DISC injuries

BULGING DISCS - Where the cartilaginous disc is compressed and the pressure forces the cartilage and the nucleus to bulge either in one direction or equally in all directions. How far the bulge protrudes and the force applied to the disc will determine wether there is pain. If the disc sticks out far enough to press on the nerve root it will cause sensation further down that nerve. 

DISC HERNIATION - the difference between a bulge and herniation is that the area of the disc that protrudes is weakened or possibly has tears in the fibers of the cartilage. Herniations are often associated with back pain because they are likely to push out far enough to press on the nerve root.  

RUPTURED DISCS - the cartilaginous ring or disc itself tears from its outer wall to its centre, where the nucleus and fluid are. The fluid leaks out from the disc. As a result of the fluid loss, the space between the bones is reduced. The purpose and function of the disc is compromised, which can result in compression of the nerve roots, not only by the disc but by the vertebrae themselves. 

Disc Injuries


In Latin, pelvis means ‘basin’ or ‘large bowl’ Your pelvis is at the very centre of your bodies design, like the spine it is at the centre of all movement and is key to how we manage gravity. The legs dangle from this bowl shaped structure and the spine grows upward. 

The function of the pelvis :


  • Contains internal organs

  • Provides a broad attachment base for the muscles that move our legs and hips

  • Supports the weight of our upper body.

You often hear the word ‘hips’ used to describe the pelvis. the hip is the joint created by the femur (1) and the pelvis.


In puberty the bones that comprise each side of the pelvis become completely fused together. The three fused bones of each side of the pelvis are the 


  • ILIUM (2) ilia/ilio/iliac is the large flat area, the section of the pelvis shaped like an ‘elephant ear’

  • ISCHIUM (3) ischia/ischio/ischial is the ‘rear end’ and the back of the pelvis, what we often refer to in Yoga as the ‘sit bones’

  • PUBIC BONE (4) pubo/pubis is located in the front and it’s associated with the pubic region of the body.

The two sides of the pelvis are connected in the front by a disk like piece of cartilage called the pubic synthesis (5) and in the back by the sacrum (6). The sacrum is wedged between the two sides of the pelvis creating a steady and stable foundation for the spine. The sacrum meets the ilium at the sacro iliac joint (7).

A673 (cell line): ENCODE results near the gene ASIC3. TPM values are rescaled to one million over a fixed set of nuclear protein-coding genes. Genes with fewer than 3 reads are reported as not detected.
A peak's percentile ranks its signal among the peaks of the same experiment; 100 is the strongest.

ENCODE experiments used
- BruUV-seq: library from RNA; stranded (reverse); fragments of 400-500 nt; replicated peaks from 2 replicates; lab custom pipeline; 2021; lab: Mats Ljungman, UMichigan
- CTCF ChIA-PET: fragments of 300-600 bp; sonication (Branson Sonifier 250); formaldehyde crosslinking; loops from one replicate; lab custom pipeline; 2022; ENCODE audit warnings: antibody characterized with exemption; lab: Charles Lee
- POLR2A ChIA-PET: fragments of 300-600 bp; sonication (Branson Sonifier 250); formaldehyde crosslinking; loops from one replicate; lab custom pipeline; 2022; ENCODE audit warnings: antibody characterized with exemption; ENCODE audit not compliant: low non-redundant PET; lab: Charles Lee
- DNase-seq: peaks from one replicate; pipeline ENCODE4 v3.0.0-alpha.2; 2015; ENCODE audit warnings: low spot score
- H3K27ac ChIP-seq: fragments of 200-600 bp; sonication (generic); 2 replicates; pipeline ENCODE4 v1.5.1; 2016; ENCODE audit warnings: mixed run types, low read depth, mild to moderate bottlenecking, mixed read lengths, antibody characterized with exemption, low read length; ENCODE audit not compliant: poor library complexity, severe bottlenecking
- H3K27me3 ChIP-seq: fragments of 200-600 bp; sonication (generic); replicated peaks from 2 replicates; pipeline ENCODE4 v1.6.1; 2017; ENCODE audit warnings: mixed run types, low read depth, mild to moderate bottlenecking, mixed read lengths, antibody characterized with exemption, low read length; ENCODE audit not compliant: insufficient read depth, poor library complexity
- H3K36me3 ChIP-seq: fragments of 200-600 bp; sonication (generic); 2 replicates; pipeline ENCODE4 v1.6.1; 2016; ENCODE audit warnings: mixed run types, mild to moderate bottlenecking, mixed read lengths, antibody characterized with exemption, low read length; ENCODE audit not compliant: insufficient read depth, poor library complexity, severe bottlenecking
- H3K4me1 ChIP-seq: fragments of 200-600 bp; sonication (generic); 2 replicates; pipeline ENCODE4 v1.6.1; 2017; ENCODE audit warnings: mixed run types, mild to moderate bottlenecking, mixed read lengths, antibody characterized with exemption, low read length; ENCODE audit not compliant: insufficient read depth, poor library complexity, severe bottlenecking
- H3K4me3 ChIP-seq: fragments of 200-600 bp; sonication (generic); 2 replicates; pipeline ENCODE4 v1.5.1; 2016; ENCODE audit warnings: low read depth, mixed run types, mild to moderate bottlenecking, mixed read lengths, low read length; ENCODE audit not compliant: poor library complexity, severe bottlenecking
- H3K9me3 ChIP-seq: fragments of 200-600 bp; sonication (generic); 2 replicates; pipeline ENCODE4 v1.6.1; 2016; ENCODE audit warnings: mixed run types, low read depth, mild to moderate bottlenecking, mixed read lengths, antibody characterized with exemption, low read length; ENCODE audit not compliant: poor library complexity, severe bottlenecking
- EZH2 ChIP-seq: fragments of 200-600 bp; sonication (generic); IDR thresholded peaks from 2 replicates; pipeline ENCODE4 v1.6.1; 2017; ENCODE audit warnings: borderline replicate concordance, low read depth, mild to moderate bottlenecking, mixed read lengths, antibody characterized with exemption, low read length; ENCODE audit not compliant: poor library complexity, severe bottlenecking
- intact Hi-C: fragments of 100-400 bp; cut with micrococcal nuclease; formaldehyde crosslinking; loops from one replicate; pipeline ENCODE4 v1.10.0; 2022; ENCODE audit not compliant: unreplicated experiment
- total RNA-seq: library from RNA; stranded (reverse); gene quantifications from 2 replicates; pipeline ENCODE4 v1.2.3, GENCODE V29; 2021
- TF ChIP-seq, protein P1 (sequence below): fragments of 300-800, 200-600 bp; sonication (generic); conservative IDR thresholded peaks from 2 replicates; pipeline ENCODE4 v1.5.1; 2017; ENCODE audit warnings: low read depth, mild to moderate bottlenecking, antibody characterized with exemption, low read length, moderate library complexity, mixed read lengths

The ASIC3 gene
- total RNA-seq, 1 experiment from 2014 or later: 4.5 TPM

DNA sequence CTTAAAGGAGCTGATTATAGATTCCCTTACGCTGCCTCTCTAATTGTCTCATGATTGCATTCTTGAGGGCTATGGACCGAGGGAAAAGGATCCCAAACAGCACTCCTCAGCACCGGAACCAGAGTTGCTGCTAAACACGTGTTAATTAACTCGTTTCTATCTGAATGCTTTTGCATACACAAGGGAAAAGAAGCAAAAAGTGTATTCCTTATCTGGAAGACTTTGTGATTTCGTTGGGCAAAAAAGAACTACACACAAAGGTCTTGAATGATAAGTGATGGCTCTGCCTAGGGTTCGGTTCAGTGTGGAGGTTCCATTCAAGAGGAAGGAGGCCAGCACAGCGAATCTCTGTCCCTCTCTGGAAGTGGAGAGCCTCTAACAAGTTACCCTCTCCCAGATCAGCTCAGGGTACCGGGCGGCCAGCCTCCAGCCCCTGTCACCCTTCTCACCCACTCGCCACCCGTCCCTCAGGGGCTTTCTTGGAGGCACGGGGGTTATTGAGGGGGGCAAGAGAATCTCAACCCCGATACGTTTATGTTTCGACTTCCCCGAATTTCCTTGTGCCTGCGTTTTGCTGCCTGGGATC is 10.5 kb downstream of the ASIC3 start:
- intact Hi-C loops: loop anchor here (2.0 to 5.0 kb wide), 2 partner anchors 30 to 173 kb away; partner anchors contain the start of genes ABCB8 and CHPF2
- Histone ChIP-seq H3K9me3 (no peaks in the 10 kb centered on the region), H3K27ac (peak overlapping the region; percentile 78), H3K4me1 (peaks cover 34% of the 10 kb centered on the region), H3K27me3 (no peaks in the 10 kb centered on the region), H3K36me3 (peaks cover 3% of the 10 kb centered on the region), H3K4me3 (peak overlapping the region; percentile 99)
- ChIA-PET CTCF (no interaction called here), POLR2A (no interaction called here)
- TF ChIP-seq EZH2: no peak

The ‘hip points’, that are often referred to in Yoga, are the two prominent bumps on the front (one on each side) of the pelvis that are officially known as the ASIS (8). The ASIS is a ridge that runs at the front of either side of the ileum and sits at the top of the anterior iliac spine, hence the word superior in its name. The bump below, inferior to it, is called the anterior inferior iliac spine (9) (AIIS is an attachment for one of the quadriceps). The ASIS has a counterpart on the back of the pelvis known as the posterior superior iliac spine (PSIS) This is the bump on the top of the posterior iliac spine we most commonly relate to this bump to our SI joint. 

There are wide variations in the shape and size of pelvises, and many of the variations pertaining to the acetabulum (hip socket), ischial tuberosities (sitting bones) and ASIS. There are wide variations in the shape and size of pelvises, and many of the variations pertaining to the acetabulum (10) (hip socket), ischial tuberosities (11) (sitting bones) and ASIS.


There are also many structural and functional differences between the male and female pelvises:


  • The general structure of the female pelvis is thinner and less dense, in comparison to the thick and heavy male pelvis, which is designed to support a heavier body build.

  • The pelvis is wide and shallow in the female, and the pelvic inlet, also known as the superior pelvic aperture is wide, oval and rounded. While in the male it is heart shaped, and narrow.

  • A male pelvis has a v-shaped pubic arch that is approximately <70°.The pubic arch is usually wider in the female pelvis at about >80°.





The pelvis sits on top of the heads of the femurs. If the pelvis moves, there is a corresponding movement at the hip joint. Because the pelvis is connected to the sacrum and sits under the spine, movements of the pelvis also lead to movements in the sacrum or spine. When the pelvis moves, it does so at the hip joints and lumbar spine simultaneously.


  • ANTERIOR / POSTERIOR TILT : In an anterior tilt the pubic bone moves down and the lumbar curve is accentuated. A posterior tilt of the pelvis is the opposite movement the pubic bone lifts and the lumbar curve in the lower back flattens.